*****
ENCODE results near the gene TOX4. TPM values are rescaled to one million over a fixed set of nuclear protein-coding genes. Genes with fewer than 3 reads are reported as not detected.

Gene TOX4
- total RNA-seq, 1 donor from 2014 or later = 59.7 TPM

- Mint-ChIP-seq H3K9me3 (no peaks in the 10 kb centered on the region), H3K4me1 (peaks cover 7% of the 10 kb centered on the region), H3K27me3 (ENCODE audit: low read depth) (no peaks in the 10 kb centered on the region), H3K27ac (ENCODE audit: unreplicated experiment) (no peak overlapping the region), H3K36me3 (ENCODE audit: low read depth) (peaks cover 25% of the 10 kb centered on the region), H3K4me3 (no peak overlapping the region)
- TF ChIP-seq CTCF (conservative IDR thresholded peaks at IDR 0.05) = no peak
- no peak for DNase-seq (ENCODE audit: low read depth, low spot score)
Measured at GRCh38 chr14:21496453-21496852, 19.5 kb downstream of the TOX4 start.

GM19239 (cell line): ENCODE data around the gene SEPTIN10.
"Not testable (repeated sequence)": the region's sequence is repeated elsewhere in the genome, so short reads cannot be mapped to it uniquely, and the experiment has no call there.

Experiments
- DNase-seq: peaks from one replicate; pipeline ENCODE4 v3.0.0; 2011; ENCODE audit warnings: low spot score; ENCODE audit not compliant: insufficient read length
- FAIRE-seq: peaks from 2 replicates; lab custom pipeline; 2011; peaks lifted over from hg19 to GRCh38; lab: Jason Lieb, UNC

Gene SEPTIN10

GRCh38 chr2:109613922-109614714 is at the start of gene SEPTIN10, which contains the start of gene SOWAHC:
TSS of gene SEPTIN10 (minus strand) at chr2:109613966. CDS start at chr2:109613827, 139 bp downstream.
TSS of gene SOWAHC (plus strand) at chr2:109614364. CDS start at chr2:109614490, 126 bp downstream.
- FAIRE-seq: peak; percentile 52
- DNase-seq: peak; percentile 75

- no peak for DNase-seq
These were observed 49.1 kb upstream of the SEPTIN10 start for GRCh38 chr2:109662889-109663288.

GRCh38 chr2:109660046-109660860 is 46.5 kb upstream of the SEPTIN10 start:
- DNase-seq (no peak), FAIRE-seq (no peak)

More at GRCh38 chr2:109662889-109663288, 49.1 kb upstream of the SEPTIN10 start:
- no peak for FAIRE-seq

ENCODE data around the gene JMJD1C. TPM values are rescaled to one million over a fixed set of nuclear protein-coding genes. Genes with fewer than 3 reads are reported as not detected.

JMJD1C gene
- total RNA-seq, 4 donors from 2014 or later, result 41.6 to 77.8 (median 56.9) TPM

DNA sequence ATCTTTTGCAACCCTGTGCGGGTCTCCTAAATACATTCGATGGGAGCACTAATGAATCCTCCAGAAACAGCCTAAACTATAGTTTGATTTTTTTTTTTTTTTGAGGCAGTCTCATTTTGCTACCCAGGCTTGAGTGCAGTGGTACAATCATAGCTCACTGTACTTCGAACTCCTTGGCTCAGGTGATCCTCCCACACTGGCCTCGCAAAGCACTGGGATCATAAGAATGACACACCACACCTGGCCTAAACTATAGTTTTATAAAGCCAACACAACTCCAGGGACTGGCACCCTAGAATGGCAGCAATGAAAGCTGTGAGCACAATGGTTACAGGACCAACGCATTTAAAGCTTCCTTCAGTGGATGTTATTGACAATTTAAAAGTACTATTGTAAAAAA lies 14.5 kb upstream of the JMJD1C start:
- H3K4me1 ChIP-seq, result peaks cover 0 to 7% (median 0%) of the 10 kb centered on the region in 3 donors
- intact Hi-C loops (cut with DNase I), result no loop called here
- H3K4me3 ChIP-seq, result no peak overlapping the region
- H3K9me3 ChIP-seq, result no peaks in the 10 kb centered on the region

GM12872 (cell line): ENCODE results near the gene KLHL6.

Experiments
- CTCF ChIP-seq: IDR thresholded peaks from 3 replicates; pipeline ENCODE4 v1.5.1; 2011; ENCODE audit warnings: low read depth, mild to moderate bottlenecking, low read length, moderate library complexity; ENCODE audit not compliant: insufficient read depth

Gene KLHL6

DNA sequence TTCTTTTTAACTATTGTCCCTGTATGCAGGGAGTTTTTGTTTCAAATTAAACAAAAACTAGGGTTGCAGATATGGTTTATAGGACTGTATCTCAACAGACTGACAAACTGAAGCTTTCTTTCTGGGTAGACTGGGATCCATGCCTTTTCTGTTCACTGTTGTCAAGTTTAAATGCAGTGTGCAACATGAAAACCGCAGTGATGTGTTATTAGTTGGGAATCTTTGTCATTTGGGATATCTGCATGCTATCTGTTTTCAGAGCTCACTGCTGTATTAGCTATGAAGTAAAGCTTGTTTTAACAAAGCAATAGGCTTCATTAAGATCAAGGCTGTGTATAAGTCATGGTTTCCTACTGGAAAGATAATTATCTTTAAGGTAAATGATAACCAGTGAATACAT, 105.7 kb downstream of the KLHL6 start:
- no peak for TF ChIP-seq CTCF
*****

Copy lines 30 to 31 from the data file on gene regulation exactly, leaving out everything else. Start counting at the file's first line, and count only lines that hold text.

- intact Hi-C loops (cut with DNase I), result no loop called here
- H3K4me3 ChIP-seq, result no peak overlapping the region